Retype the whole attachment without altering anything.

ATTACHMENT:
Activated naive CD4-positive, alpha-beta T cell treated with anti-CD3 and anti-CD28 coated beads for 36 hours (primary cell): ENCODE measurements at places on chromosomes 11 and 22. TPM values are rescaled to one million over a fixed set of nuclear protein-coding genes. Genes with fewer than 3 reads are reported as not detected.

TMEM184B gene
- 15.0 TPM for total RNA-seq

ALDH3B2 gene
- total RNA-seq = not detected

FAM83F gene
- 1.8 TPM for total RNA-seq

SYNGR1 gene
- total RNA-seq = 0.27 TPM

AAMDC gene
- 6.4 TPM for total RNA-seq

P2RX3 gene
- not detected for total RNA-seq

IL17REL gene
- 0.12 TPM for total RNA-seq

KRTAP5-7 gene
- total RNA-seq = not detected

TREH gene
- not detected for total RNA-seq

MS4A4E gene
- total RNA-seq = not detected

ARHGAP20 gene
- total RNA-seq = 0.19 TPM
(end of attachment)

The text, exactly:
Activated naive CD4-positive, alpha-beta T cell treated with anti-CD3 and anti-CD28 coated beads for 36 hours (primary cell): ENCODE measurements at places on chromosomes 11 and 22. TPM values are rescaled to one million over a fixed set of nuclear protein-coding genes. Genes with fewer than 3 reads are reported as not detected.

TMEM184B gene
- 15.0 TPM for total RNA-seq

ALDH3B2 gene
- total RNA-seq = not detected

FAM83F gene
- 1.8 TPM for total RNA-seq

SYNGR1 gene
- total RNA-seq = 0.27 TPM

AAMDC gene
- 6.4 TPM for total RNA-seq

P2RX3 gene
- not detected for total RNA-seq

IL17REL gene
- 0.12 TPM for total RNA-seq

KRTAP5-7 gene
- total RNA-seq = not detected

TREH gene
- not detected for total RNA-seq

MS4A4E gene
- total RNA-seq = not detected

ARHGAP20 gene
- total RNA-seq = 0.19 TPM